What conference, besides TEDYouth, could bring together an elephant communication expert, the head of research at Pixar, a professional storm chaser, and a 16-year-old DJ? TEDYouth 2013, “The Spark,” happens tomorrow, November 16, at 11am CST in New Orleans, Louisiana. And you can watch along via the live webcast, which will be available in English, Spanish and Arabic. To get you ready for this fast-paced, mind-blowing conference, here’s a playlist of some of the best talks from TEDYouths past.
Adam Savage: How simple ideas lead to scientific discoveries
Adam Savage is the host of Mythbusters, and the king of making scientific analysis fun. In this talk from TEDYouth 2011 — which happens to be half animated — he shows how simple methodologies led to two of the most exciting scientific discoveries of all time: Eratosthenes’ calculation of the Earth’s circumference and Hippolyte Fizeau’s measurement of the speed of light.
Greg Gage: The cockroach beatbox
At TEDYouth 2011, Greg Gage dissected a cockroach on stage. In this talk, amped up with animation, we get a deeper look at how their brains work as he manipulates the electrical impulses between the leg and brain. Because roach brains are so much like ours, if we understand how they work, we can understand how we work.
Carvens Lissaint: “Put the Financial Aid in the Bag”
Education should be more affordable. In this spoken-word gem from TEDYouth 2011, performance artist Carvens Lissaint imagines what would be said during a robbery for scholarships and Pell Grants.
Katherine Kuchenbecher: The technology of touch
At TEDYouth 2012, Katherine Kuchenbecher shares why she is working hard to make haptic feedback a part of everyday technology. What is “haptic”? Anything related to the sense of touch. Imagine being able to touch a fabric as you shop online, or your dentist being able to “feel” a cavity from a scan.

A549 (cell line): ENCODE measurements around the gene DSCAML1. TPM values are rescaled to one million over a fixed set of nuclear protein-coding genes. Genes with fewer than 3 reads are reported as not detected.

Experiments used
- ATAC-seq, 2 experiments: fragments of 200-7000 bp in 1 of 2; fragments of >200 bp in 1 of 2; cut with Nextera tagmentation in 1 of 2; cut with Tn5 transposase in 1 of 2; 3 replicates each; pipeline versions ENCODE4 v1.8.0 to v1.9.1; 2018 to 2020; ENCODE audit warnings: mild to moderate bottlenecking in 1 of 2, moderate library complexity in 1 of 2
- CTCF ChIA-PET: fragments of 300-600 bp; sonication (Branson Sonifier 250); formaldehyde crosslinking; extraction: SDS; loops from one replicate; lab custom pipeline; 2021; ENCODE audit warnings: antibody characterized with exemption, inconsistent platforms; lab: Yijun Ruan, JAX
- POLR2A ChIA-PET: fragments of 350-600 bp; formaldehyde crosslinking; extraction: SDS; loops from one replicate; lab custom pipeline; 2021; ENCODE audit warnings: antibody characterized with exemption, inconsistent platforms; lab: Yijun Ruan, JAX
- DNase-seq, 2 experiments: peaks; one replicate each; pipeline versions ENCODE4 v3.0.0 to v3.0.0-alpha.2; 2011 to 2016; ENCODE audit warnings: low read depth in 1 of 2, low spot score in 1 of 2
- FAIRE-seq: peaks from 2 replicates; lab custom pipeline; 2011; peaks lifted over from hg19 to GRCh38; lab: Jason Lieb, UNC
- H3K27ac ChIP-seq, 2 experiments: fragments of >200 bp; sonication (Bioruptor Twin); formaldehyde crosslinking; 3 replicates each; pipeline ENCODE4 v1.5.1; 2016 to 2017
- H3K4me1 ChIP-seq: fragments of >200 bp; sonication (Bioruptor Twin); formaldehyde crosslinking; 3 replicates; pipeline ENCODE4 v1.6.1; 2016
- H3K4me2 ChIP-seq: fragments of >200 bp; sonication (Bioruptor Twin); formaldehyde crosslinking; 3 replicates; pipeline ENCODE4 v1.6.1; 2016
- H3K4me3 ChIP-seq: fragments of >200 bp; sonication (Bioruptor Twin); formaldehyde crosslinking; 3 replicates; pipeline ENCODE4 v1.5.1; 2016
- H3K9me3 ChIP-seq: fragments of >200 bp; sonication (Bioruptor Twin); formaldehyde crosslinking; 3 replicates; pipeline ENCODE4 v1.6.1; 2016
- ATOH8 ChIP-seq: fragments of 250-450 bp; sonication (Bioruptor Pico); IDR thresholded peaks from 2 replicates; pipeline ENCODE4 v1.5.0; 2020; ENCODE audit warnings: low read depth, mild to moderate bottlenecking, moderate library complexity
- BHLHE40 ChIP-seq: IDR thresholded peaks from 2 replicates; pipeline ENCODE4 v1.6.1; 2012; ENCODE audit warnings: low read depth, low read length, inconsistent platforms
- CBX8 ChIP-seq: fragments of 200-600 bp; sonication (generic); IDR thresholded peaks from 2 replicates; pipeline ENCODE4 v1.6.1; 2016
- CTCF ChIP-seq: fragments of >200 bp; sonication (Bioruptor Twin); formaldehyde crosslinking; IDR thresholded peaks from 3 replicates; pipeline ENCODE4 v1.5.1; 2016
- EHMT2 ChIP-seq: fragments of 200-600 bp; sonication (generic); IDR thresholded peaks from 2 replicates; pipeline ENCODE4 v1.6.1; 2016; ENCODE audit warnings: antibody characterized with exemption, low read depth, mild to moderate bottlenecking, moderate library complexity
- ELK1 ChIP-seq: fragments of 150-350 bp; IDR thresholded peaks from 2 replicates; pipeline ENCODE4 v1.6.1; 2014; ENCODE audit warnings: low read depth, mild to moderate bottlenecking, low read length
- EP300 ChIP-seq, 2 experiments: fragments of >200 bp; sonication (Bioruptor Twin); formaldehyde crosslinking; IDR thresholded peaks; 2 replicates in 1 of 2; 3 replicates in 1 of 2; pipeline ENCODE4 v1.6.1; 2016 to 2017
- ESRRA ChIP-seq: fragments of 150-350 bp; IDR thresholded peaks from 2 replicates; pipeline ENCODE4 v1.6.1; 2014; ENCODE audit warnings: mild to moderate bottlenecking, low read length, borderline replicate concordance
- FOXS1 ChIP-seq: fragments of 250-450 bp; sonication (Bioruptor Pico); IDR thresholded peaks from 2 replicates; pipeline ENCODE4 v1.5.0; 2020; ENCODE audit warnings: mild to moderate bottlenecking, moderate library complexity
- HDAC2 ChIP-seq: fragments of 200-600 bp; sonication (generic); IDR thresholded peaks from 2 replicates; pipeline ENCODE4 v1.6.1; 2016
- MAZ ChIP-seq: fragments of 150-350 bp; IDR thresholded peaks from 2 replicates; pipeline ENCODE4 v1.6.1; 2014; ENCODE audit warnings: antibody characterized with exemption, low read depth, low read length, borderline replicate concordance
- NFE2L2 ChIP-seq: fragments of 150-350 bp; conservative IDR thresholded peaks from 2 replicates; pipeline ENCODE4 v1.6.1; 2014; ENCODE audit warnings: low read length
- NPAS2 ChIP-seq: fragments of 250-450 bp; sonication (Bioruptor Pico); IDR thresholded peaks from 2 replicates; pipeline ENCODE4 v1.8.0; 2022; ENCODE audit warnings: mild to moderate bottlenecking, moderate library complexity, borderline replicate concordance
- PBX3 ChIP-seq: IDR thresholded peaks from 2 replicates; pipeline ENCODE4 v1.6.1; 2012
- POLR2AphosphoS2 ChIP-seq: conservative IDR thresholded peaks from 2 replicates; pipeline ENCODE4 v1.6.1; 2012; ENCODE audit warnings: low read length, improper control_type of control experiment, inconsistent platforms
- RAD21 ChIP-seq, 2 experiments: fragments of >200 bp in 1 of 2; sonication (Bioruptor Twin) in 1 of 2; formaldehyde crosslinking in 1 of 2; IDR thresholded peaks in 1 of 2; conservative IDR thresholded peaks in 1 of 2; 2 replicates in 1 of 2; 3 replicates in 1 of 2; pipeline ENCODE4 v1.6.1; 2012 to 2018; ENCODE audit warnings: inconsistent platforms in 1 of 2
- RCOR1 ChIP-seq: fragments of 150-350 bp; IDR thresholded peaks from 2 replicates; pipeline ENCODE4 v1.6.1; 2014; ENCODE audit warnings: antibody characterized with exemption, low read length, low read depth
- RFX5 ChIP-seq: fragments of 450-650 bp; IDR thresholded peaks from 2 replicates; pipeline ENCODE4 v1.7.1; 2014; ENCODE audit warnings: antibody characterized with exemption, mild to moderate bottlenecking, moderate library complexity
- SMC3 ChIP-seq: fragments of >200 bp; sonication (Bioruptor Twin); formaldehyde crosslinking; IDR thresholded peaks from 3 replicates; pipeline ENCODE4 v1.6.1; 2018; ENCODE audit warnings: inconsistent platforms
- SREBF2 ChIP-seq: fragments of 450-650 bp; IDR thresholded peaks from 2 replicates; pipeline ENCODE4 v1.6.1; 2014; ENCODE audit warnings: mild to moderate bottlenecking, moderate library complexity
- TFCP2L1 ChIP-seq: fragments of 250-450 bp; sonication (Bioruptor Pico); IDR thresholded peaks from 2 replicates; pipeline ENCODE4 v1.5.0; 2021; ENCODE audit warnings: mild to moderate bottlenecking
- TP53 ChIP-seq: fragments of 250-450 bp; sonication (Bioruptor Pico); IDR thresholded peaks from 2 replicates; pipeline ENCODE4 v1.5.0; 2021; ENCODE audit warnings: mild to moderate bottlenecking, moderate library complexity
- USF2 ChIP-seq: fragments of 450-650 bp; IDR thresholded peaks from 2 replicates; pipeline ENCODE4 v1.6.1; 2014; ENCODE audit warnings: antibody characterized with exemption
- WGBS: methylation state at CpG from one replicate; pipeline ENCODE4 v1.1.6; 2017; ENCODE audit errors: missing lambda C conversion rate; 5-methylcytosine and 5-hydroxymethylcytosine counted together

Kevin Allocca: Why videos go viral
Kevin Allocca watches YouTube videos professionally (he is the site’s trends manager). At TED2011, he shares the magic behind what makes videos go viral, narrowing it down to four factors.
Maurice Ashley: Working backward to solve a problem
Maurice Ashley is a chess grandmaster. And in this talk from TEDYouth 2012, he shares one method he uses to improve his game — using retrograde analysis to work backward from the endgame he desires. He shares why this is useful in chess … and life.
Tom Chi: Rapid prototyping Google Glass
It didn’t take years, or even months, to prototype Google Glass. It was done in a single day. In this talk from TEDYouth 2012, Tom Chi — who was on this prototyping team — shares how they did it using binder clips and clay.
Robert Full: Curiosity, discovery and gecko feet
How do geckos stick to walls and trees? It has to do with their hairy toes. At TEDYouth 2011, Robert Full tells the story of how a sophomore in college solved this mystery by creating a beautifully simple way to measure the force of a single gecko hair.
William Gurstelle: A call to invention
Speakers, made of a used yogurt cup? In this talk from TEDYouth 2012, tinkerer William Gurstelle shows you how to make them.
David Fasanya and Gabriel Barralag: “Beach Bodies”
In another truly amazing spoken-word moment, this time from TEDYouth 2012, David Fasanya and Gabriel Barralag bring down the house. This reflection on self-image begins, “I don’t know about you, but I’m trying to get this beach body…”